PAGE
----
Judge: State’s ‘bureaucratic quagmire’ harms disabled woman

The Indiana Family and Social Services Administration has 21 days to arrange home health care for an elderly woman with quadriplegia who has been confined to a hospital or nursing home since February 2016, a federal judge has ruled. The decision comes after the judge ruled previously that the FSSA’s failure to develop a home-based care plan violated the woman’s rights under three federal laws, including the Americans with Disabilities Act. 

Karen D. Vaughn again prevailed Wednesday in her case in the Indiana Southern District Court. Vaughn sued three FSSA employees in February 2016 after she was unable to return home following a several-week bout with pneumonia. Before her illness, Vaughn had lived in her home and received in-home care to assist her with basic activities such as eating and bathing, but after her January 2016 hospital stay, the FSSA said it could not find providers to continue her home-based assistance.

Ruling on cross-motions for summary judgment in June 2017, Chief Judge Jane Magnus-Stinson concluded FSSA had violated Vaughn’s rights under the ADA, the Rehabilitation Act and the Medicaid Act. The case then moved to the issue of the appropriate remedy, and Magnus-Stinson rejected the state’s argument that injunctive relief was improper.

“The Court concludes, based on the undisputed evidence, that Ms. Vaughn has suffered and would continue to suffer irreparable injury as the result of continued institutionalization,” the chief judge wrote in a Wednesday order. “Ms. Vaughn has presented undisputed medical testimony as to the dangers that institutionalization poses to her health, and she has already suffered demonstrable physical harm.”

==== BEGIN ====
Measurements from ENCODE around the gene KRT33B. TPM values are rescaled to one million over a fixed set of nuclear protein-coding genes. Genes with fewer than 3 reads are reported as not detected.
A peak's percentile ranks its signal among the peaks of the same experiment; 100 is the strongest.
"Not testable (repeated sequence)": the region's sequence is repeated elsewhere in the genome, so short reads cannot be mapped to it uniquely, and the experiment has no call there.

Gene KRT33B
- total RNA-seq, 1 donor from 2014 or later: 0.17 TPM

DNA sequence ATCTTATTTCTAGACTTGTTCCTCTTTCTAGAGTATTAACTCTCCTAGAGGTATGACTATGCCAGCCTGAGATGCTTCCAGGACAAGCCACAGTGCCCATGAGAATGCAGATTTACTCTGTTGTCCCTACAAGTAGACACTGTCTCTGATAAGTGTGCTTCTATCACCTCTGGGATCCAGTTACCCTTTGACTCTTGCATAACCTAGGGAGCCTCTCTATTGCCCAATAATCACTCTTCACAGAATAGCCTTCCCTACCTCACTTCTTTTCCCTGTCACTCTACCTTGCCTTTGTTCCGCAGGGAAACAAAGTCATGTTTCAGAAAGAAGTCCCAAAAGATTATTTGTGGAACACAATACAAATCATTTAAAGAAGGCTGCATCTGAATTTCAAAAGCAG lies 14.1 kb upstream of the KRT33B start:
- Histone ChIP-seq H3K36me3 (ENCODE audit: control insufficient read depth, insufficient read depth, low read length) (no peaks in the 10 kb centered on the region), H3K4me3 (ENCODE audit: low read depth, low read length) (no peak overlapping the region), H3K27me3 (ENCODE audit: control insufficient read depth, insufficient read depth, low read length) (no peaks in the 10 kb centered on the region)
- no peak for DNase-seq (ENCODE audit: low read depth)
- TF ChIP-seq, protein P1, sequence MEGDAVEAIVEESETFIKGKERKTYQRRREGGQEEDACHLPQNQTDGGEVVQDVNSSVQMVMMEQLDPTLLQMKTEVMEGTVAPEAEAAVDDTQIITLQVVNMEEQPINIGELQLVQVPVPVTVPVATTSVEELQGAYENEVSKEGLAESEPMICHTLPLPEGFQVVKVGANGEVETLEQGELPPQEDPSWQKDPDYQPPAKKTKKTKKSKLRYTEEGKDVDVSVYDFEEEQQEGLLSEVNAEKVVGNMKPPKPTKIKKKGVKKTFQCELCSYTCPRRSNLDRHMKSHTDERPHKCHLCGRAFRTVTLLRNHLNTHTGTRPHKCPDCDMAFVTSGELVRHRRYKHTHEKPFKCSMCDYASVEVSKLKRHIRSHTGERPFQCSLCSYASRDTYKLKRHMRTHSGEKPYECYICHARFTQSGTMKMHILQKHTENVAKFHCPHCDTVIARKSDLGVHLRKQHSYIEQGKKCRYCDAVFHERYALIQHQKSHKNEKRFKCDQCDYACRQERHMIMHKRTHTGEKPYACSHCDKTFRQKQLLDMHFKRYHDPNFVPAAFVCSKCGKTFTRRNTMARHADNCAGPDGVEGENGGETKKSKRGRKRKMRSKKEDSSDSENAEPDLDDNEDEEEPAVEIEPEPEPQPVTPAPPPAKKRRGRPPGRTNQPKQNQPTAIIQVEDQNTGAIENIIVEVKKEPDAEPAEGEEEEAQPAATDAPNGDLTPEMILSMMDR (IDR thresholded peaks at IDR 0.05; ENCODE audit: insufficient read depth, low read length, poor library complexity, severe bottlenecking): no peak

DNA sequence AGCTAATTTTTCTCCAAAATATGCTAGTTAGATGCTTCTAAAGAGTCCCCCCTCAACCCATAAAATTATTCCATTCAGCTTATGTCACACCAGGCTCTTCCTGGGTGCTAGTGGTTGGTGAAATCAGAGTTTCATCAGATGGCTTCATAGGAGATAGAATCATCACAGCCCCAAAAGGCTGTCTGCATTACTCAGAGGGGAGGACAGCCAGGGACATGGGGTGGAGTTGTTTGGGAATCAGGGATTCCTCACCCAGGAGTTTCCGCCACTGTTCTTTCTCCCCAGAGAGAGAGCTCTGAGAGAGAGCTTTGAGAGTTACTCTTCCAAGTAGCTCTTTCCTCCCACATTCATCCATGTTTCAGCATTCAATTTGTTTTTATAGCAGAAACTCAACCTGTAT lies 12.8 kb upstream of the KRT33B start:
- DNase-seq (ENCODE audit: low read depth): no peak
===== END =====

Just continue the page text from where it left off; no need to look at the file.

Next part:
That harm, the judge wrote, includes repeated surgeries for recurrent ulcers. Further, Magnus-Stinson said Vaughn has also suffered “adverse mental and emotional consequences associated with the institutional segregation and isolation that the ADA prohibits.”

In their defense, the FSSA employees have argued throughout the case that they could not find care providers to meet Vaughn’s needs because the Indiana Medicaid plan would not provide sufficient reimbursement. But Magnus-Stinson rejected the notion that FSSA’s efforts to find in-home care for Vaughn were sufficient under the law, finding instead that a “bureaucratic quagmire” resulted in the agency making only “paltry efforts” to coordinate internally to secure care for Vaughn.

Specifically, the judge noted the state agency delegated most of the work of finding in-home care providers for Vaughn to contracted case managers, not agency employees. When those contractors failed to find a healthcare agency willing to meet Vaughn’s needs, Magnus-Stinson said FSSA was “content to stop trying.”

“In choosing this course of action, Defendants appear motivated by two concerns: administrative minimization through contractual delegation, and cost-savings,” the chief wrote. “Notably absent from that list is the concern Defendants have professed during the latter stages of this litigation — a ‘shared’ desire to get Ms. Vaughn out of the institution in which she is being held.